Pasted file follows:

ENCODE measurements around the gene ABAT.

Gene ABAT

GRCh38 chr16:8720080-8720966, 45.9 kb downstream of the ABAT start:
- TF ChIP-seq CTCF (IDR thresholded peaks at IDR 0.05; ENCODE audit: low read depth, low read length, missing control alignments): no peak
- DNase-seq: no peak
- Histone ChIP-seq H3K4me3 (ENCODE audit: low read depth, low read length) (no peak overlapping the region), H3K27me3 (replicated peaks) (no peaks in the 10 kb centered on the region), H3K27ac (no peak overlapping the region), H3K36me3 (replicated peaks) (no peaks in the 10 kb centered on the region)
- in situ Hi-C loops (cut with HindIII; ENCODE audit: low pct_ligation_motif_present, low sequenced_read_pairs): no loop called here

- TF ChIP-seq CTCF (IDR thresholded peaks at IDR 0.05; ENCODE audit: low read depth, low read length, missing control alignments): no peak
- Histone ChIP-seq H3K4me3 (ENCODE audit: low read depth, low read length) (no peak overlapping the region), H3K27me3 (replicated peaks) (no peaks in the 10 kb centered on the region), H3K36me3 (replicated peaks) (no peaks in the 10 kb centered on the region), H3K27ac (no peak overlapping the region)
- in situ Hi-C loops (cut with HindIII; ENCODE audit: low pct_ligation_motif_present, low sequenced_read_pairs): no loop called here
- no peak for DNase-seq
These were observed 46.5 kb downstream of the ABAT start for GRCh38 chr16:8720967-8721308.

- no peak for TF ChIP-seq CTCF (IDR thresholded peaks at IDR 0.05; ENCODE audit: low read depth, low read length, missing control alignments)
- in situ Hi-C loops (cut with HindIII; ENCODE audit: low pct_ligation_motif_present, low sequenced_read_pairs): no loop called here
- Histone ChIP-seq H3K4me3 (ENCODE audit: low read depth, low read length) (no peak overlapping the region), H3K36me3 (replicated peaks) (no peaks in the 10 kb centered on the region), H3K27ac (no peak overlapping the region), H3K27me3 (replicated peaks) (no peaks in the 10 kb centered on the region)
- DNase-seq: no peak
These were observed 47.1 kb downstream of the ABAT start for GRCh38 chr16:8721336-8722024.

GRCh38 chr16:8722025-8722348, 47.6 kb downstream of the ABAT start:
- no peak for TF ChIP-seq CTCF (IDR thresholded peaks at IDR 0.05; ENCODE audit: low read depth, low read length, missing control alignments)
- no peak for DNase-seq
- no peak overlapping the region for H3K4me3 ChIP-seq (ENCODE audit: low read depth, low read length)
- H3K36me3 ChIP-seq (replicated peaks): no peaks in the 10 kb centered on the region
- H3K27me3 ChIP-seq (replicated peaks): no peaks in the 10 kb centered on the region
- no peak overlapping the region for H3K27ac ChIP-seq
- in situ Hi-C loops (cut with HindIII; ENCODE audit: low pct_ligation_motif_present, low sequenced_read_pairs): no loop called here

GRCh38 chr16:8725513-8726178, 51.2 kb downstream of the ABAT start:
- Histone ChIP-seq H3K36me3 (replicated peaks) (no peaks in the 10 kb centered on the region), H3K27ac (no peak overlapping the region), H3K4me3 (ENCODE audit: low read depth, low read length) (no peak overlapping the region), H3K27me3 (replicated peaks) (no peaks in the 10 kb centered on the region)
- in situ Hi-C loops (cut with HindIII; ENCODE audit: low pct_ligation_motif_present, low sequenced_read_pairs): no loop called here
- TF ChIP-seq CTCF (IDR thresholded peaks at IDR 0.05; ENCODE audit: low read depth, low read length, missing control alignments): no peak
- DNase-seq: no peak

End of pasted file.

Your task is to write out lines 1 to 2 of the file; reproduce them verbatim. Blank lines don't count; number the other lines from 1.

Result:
ENCODE measurements around the gene ABAT.

Gene ABAT